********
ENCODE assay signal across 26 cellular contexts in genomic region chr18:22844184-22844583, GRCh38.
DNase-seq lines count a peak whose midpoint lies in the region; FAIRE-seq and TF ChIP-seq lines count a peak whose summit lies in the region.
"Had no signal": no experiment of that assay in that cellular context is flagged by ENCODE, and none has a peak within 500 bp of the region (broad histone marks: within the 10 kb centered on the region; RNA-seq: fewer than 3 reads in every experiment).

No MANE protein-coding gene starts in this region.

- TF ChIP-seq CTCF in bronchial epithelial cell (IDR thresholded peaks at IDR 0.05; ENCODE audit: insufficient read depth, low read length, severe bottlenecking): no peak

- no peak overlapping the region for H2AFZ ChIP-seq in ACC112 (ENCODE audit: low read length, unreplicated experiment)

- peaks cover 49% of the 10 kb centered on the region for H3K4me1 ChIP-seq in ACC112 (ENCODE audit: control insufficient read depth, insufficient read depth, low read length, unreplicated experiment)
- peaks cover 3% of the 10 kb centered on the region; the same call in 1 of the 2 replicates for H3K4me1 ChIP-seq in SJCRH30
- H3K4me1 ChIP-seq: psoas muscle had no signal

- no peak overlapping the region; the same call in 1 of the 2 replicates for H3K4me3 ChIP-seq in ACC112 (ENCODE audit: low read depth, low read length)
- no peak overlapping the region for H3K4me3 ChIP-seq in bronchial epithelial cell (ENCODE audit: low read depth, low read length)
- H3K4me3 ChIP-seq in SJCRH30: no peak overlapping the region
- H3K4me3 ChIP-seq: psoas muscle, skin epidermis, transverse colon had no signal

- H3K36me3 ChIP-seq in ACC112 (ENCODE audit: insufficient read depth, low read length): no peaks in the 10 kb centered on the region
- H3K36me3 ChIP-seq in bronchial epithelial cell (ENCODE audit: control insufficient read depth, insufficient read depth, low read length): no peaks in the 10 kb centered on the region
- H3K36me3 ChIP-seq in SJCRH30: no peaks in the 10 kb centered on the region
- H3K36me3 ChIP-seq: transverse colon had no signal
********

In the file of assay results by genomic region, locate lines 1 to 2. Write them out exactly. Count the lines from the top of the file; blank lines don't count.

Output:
ENCODE assay signal across 26 cellular contexts in genomic region chr18:22844184-22844583, GRCh38.
DNase-seq lines count a peak whose midpoint lies in the region; FAIRE-seq and TF ChIP-seq lines count a peak whose summit lies in the region.